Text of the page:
I think the problem with OCaml is that it isn't too useful "out of the box". The eventual reason why people use a language is because it has libraries they need. With nothing "out of the box", though, nobody gets far enough into a project to realize that they need to write a library. The result is a language with no libraries, which makes it hard to write "real apps".
I think this is what OCaml suffers from -- nobody bothers to start "real projects" in it because all there is is a programming language. Yay, I can add two and two and print the result. The result is a collection of libraries that are mostly academic abandonware (the author got his PhD and moved on), which isn't too helpful for practicing programmers.
(I know there is work under way to change this, with projects like "Batteries Included". Come back here in 5 years, and perhaps OCaml will be more popular.)
There are some exceptions to this rule. Java started off with no libraries, but Sun paid people to write them all in house, and then they marked the hell out of it. Java certification, Java-specific hardware, Java books, Java classes, etc. Then even convinced most universities to teach it exclusively, even though it isn't a very good language to use for learning programming.
The result was popularity. Money can solve a lot of problems.
Over in the functional language arena, we can see that Haskell is becoming quite popular. I think most of the popularity is due to people like dons that write useful libraries, and never stop marketing the langauge. Every day you see a few Haskell articles on Programming Reddit. This keeps it stuck in peoples' minds until they finally decide, "I am going to try Haskell." When they do, they see useful things like web frameworks, object databases, OpenGL libraries, and XML processing libraries. This means that they can actually do something useful "Right Now". So between the potential to be productive and hearing about it a lot, Haskell has gained a lot of popularity.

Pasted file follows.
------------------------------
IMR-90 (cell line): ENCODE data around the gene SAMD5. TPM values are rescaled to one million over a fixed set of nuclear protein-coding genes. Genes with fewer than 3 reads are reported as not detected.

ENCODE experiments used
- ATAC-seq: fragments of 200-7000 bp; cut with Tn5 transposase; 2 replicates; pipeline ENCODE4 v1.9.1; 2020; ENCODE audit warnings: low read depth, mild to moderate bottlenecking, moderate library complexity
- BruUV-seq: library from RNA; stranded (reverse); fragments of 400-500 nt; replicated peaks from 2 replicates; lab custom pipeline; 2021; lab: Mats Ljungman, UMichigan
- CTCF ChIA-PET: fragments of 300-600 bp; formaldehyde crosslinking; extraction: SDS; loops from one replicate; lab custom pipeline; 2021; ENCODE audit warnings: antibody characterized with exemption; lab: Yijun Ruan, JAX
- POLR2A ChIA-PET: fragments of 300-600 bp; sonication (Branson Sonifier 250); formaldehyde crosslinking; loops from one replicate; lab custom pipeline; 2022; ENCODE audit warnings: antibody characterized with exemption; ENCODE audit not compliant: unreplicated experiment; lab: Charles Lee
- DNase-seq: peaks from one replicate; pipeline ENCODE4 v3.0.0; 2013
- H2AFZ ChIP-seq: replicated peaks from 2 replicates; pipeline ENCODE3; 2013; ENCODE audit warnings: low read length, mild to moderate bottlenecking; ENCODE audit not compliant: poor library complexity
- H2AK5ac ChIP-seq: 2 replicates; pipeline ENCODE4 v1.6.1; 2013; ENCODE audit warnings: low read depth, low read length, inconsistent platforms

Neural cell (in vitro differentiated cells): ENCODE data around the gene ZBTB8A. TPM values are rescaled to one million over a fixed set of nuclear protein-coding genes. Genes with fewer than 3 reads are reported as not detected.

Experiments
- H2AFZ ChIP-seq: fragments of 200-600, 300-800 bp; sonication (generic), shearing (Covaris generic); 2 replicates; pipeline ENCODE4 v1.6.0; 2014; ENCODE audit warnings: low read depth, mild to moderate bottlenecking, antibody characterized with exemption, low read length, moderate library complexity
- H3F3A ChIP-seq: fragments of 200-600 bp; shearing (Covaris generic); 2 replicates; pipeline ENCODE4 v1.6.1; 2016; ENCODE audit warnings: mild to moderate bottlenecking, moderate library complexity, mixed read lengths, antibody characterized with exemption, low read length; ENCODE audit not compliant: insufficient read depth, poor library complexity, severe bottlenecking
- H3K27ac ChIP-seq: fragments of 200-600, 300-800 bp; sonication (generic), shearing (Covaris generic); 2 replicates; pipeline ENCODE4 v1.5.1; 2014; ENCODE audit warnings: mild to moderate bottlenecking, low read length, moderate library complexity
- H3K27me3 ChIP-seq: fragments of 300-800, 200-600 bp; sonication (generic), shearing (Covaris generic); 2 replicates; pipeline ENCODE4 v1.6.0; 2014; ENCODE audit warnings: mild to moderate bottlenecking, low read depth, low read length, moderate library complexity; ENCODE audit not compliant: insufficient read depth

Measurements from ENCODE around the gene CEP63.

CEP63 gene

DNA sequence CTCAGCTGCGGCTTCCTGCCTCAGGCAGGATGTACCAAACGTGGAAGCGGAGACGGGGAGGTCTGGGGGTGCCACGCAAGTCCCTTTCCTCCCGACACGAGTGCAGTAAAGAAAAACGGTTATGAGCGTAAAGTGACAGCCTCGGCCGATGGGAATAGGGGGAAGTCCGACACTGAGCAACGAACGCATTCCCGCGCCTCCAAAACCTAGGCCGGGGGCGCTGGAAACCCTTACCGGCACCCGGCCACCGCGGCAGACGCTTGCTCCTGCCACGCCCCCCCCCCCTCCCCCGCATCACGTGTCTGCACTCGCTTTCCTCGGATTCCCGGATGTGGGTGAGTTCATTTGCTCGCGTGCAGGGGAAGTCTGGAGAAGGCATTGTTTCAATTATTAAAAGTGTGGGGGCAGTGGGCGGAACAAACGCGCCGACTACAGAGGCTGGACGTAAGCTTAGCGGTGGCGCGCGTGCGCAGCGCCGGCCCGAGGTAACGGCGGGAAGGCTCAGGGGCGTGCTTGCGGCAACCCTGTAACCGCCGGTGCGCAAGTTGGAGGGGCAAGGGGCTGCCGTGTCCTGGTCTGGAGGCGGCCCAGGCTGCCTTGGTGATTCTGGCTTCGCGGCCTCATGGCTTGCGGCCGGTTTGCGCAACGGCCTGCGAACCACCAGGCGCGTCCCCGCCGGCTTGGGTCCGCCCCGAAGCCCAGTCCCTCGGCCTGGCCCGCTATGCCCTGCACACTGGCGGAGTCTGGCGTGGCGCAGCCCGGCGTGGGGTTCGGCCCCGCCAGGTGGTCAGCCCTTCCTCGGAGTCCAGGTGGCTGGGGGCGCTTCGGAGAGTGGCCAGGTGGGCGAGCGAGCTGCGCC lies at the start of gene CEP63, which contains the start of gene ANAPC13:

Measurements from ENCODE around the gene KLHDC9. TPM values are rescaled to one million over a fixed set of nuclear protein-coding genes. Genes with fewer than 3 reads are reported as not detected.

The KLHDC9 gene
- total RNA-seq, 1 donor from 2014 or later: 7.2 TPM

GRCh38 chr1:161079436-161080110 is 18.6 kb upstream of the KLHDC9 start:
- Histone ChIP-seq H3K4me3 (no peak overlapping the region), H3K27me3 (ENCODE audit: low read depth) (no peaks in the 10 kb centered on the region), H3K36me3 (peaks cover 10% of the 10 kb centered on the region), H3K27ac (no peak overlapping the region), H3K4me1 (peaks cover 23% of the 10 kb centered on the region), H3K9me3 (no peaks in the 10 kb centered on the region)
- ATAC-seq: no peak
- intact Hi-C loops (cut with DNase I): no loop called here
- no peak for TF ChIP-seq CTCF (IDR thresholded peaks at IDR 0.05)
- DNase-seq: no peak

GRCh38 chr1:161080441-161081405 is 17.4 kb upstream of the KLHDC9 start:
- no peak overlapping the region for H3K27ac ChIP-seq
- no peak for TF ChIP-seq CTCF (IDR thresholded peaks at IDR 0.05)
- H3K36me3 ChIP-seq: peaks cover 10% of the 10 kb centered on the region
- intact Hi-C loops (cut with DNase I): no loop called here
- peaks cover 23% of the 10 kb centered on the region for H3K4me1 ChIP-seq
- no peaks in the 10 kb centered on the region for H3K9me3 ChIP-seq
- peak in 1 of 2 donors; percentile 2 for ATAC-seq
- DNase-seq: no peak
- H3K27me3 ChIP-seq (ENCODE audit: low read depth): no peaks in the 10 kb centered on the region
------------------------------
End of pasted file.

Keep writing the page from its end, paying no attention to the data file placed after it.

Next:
CL has many of the same libraries as Haskell and is almost as fast, but nobody talks about it, so it "feels dead". Indeed #lisp is much quieter than #haskell, but Lisp is still a very productive language with a lot of libraries. No other language has SLIME. But marketing is very important, and Haskell does it better than Lisp or OCaml (and competes for the same userbase).
Finally, some people will never "get" programming, so breaking their mental model (variables are boxes with values, code executes top-to-bottom) will ensure that they don't use your language. This type of programmer is a large percentage of the programming population, so this further limits the possible userbase of abstract languages like Lisp, Haskell, and OCaml.